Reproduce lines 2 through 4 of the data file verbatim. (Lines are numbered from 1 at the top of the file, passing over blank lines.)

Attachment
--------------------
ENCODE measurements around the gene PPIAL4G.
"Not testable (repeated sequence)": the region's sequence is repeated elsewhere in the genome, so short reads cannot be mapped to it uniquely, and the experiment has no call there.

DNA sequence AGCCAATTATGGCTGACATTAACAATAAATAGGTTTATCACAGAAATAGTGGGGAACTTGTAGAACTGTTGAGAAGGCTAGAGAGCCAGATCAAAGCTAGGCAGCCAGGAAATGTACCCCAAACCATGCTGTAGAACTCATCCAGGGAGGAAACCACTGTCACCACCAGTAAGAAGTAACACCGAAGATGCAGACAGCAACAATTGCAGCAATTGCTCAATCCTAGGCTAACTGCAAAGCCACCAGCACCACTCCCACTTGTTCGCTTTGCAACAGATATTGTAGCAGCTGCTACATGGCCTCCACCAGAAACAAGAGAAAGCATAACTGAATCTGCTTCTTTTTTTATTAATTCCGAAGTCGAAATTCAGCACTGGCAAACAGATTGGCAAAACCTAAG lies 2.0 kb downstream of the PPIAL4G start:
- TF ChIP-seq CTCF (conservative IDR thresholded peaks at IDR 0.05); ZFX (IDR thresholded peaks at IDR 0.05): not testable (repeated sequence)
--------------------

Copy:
"Not testable (repeated sequence)": the region's sequence is repeated elsewhere in the genome, so short reads cannot be mapped to it uniquely, and the experiment has no call there.

DNA sequence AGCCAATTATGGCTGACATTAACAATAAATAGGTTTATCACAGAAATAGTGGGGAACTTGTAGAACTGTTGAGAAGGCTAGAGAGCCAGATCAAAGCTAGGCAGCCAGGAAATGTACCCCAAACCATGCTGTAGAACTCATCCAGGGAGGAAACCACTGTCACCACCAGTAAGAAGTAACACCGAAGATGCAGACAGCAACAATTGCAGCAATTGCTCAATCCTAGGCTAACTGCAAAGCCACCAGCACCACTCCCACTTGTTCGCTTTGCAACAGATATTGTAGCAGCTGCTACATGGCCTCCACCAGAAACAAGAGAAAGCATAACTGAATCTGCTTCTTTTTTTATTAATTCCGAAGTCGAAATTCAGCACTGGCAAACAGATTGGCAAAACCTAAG lies 2.0 kb downstream of the PPIAL4G start:
- TF ChIP-seq CTCF (conservative IDR thresholded peaks at IDR 0.05); ZFX (IDR thresholded peaks at IDR 0.05): not testable (repeated sequence)